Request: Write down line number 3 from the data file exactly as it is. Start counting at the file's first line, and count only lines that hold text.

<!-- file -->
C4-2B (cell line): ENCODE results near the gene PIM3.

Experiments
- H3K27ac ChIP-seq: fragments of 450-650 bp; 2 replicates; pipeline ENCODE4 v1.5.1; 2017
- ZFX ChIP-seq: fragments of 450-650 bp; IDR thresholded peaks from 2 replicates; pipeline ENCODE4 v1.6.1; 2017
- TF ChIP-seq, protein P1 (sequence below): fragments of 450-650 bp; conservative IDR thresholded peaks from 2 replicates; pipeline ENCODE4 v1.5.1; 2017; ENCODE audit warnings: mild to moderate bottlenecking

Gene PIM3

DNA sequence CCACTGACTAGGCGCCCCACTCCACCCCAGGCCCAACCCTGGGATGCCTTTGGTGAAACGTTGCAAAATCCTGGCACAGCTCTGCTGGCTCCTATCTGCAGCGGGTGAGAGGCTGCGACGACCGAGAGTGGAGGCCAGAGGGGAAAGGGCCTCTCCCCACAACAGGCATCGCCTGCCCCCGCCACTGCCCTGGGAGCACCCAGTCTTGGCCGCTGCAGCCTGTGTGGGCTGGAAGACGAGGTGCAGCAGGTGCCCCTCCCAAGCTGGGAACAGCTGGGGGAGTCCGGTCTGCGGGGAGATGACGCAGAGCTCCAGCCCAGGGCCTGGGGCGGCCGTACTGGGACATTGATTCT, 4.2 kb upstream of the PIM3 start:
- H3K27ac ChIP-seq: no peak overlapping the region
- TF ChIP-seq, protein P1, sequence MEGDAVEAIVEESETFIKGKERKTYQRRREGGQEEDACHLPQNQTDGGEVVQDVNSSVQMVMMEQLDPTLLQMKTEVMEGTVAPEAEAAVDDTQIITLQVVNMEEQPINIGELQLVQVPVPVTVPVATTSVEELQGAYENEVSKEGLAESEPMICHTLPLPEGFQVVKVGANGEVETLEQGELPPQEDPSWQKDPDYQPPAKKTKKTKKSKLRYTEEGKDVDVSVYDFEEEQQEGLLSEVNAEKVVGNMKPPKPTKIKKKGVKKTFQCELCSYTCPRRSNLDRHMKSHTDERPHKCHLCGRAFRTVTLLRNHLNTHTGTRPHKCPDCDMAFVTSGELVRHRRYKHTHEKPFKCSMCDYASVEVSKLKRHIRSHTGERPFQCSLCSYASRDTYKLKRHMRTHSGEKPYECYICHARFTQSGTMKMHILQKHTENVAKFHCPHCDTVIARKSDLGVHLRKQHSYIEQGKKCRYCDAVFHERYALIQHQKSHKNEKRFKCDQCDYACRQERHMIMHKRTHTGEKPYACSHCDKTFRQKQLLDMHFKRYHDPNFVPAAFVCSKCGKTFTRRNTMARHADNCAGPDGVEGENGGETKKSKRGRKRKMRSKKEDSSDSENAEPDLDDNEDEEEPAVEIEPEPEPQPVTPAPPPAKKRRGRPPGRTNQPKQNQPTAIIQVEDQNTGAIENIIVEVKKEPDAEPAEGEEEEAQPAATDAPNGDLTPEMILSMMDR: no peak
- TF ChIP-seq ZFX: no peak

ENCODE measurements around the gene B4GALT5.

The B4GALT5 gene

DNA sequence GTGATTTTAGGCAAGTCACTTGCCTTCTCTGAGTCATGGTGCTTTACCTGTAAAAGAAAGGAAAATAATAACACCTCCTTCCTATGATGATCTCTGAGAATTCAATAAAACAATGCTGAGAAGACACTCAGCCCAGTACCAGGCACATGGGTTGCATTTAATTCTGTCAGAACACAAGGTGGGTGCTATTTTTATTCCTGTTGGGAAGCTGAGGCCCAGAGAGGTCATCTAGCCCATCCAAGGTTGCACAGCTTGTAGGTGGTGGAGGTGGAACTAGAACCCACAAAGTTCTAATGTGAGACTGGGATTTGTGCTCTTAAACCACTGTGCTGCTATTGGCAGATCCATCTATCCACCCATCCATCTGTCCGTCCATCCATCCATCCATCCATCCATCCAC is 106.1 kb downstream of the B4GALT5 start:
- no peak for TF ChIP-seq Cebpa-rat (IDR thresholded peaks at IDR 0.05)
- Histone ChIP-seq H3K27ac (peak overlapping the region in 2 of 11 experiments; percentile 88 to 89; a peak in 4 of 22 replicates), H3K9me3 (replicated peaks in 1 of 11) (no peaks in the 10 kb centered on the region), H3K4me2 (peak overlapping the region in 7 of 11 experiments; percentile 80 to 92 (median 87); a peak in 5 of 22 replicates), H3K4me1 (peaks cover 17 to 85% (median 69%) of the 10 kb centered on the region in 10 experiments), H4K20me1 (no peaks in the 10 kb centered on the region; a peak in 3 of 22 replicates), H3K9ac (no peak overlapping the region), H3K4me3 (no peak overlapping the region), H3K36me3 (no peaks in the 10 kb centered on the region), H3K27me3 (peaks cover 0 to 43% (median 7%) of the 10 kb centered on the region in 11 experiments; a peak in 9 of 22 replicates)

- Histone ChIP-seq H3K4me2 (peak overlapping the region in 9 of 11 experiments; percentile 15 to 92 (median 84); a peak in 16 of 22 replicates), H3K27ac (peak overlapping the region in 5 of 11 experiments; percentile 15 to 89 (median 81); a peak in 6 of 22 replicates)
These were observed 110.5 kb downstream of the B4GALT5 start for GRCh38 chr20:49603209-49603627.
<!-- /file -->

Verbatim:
- H3K27ac ChIP-seq: fragments of 450-650 bp; 2 replicates; pipeline ENCODE4 v1.5.1; 2017